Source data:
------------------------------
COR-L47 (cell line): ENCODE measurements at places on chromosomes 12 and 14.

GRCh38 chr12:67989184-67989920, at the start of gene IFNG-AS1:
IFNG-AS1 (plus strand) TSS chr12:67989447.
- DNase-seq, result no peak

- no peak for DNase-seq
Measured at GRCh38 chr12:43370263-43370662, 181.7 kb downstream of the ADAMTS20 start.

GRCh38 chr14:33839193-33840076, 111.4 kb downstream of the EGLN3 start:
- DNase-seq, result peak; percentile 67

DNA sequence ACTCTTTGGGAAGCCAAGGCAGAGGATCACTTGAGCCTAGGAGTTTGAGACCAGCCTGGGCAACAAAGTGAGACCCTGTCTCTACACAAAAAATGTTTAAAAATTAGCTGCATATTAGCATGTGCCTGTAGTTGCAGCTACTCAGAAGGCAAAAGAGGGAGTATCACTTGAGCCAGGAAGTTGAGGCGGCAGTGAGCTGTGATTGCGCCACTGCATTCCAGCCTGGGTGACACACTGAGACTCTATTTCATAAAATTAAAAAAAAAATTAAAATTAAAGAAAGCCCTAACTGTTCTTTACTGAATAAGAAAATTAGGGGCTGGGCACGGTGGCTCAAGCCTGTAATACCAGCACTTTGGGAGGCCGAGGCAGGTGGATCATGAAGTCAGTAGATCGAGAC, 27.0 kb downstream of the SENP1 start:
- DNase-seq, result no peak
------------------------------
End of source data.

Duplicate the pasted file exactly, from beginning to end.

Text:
COR-L47 (cell line): ENCODE measurements at places on chromosomes 12 and 14.

GRCh38 chr12:67989184-67989920, at the start of gene IFNG-AS1:
IFNG-AS1 (plus strand) TSS chr12:67989447.
- DNase-seq, result no peak

- no peak for DNase-seq
Measured at GRCh38 chr12:43370263-43370662, 181.7 kb downstream of the ADAMTS20 start.

GRCh38 chr14:33839193-33840076, 111.4 kb downstream of the EGLN3 start:
- DNase-seq, result peak; percentile 67

DNA sequence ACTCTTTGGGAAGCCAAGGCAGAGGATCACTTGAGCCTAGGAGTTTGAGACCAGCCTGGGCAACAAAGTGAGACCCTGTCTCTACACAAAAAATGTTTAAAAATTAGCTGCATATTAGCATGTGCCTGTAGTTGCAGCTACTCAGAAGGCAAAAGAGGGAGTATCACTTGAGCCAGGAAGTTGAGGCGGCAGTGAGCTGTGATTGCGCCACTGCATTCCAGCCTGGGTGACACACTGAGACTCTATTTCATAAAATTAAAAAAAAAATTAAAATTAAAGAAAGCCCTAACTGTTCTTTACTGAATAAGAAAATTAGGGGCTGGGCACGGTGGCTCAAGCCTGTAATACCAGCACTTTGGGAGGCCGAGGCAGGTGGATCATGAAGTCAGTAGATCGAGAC, 27.0 kb downstream of the SENP1 start:
- DNase-seq, result no peak